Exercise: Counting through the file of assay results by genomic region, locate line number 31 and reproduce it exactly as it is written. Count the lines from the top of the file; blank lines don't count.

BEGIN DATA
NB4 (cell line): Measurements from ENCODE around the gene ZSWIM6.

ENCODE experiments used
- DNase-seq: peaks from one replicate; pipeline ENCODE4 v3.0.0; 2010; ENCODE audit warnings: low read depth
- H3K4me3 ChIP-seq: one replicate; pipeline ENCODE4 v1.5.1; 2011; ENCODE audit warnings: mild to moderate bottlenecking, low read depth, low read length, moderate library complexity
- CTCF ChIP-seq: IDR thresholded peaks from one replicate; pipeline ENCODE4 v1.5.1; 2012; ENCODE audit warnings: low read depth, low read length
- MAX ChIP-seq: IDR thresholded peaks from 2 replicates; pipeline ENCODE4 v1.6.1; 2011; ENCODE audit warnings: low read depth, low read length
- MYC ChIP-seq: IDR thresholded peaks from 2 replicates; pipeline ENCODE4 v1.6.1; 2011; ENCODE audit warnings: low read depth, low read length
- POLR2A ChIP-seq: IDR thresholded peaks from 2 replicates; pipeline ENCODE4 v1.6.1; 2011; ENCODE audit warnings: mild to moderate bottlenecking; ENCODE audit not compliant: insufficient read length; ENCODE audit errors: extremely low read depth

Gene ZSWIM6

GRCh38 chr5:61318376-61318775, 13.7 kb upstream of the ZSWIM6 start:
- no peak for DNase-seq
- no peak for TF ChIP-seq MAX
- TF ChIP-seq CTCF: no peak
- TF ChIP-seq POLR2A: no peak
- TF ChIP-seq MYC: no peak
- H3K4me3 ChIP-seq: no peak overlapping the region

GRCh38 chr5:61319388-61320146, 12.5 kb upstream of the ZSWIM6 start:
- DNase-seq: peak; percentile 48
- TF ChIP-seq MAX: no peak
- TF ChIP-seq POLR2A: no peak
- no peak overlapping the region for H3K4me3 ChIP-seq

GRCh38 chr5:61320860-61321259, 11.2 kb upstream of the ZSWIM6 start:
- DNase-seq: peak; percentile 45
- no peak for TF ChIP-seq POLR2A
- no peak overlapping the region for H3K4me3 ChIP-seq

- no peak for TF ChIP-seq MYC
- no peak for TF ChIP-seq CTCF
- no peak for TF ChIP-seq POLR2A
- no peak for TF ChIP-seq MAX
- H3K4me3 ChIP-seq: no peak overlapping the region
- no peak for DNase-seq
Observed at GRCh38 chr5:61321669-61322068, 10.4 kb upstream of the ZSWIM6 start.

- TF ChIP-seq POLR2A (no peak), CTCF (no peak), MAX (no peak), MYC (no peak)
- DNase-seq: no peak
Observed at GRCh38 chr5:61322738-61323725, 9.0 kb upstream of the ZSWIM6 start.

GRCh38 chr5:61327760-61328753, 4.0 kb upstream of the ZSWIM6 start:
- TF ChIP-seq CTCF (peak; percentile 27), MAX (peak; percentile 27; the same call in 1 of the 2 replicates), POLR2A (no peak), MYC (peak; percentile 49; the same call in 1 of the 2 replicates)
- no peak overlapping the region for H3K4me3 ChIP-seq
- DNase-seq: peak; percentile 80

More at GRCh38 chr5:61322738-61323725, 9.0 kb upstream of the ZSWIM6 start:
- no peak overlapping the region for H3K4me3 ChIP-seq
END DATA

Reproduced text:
- no peak for DNase-seq